By Alison Moritz
At its core, Tosca is an opera about truth and lies. Most of us know the double-crossing and misdirection involved in the plot, but the theme of truth in Tosca goes much deeper than just the story. First of all, Tosca is what musicologists call a verismo opera. The word itself is derived from the Italian word “vero” (meaning truth), which stems from the same Latin root as words like verisimilitude and veracity.
Truth in opera? What does that even mean? Historically, verismo opera was associated with a trend towards naturalism in the theatre and literature of writers like Emile Zola and Henrik Ibsen at the end of the 19th century. In studying Tosca before I arrived in Atlanta, I became very interested in Puccini’s desire to create moments of musical and theatrical realism in his opera.
Let’s take the famous Te Deum that ends Act I as a case study: Numerous sources (including Puccini’s own letters) detail the scrupulous attention the composer paid to researching the musical landscape of Rome in the year 1800. He wrote letters to friends who were officials in the Catholic Church, asking them for details of religious ritual. Below is an excerpt from my favorite letter, taken from the memoirs of Puccini’s friend Dante del Fiorentino, a Monsignor who was friends with the composer:
“Go to San Martino. Go to the Bishop, if necessary, and ask him what would be appropriate for the priests as they proceed toward the altar for the celebration of the Te Deum… Find some verses for me, or at least one which will suggest the victory in a prelude before the great Te Deum. Tell the Bishop to invent something for me. If he doesn’t, I’ll write to the Pope and have him thrown out of his job on the grounds of imbecility.”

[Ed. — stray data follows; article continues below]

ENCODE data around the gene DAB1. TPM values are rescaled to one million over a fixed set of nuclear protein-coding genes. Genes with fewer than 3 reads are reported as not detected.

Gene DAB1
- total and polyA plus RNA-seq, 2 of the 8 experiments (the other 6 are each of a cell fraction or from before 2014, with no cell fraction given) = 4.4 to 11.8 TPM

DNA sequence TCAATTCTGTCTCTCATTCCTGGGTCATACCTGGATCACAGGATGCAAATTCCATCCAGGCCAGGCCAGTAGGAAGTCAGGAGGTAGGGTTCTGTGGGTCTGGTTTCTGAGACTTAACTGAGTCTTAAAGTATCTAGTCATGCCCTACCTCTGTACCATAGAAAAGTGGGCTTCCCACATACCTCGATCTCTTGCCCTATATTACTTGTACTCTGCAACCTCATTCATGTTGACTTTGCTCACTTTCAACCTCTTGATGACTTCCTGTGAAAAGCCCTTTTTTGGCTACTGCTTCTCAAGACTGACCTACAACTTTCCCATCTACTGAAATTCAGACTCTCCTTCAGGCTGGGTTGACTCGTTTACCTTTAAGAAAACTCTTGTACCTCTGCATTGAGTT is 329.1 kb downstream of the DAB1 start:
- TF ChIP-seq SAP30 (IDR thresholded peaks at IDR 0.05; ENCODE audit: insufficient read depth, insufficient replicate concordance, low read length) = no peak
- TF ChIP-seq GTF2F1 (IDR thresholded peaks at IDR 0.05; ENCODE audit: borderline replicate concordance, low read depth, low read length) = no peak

To drive the point home, Puccini added a postscript: “Get the words for me, or I’ll become a Protestant.”
In the end, Puccini received the information he needed (including the exact version of the plainsong used in Rome and the correct order for a procession to the altar). He absorbed all this detail and transformed it into a rite of his own making – something that evoked the grandeur, tradition, and sanctity of a religious procession, without becoming a literal reenactment.
Our production team in Atlanta went through a similar process to create the staging of the Act I Te Deum. Our goal was to do the necessary research to present a respectful interpretation with dramatic impact. I spent a few days calling Catholic organizations in the Atlanta area and checking over the details with the Catholic members of the production team. So far, we think these efforts have paid off. There’s a supernumerary in our procession who has been in three separate productions of Tosca. A few days ago he told me that our version of the procession is the most accurate he’s seen. Another supernumerary, who is an active Catholic, coached me on a few details we could add and remarked on how respectful our interpretation is.
Why is it so important to us to get this right? On the first day of rehearsal, director Tomer Zvulun spoke to the principals in the cast and reminded them that Tosca is based on the true story of a shepherdess who became a diva after she was discovered by the composer Domenico Cimarosa. He used this anecdote to drive the point home that, even though Tosca is an opera, all the characters are real. They have flaws and are driven by fundamental desires for love and power. When all the characters seem really, truly alive onstage – down to the last chorister and supernumerary – those are the palpable moments in opera that make us all feel more alive in the audience.
Alison Moritz is the Resident Assistant Director for the Atlanta Opera’s 2013-2014 season. She’ll be sharing her behind-the-scenes stories and opinions in a series of upcoming blog posts.
(Special thanks go to Patricia Dejarnett of the Roman Catholic Archdiocese of Atlanta.)
Photo one ©Tim Wilkerson.
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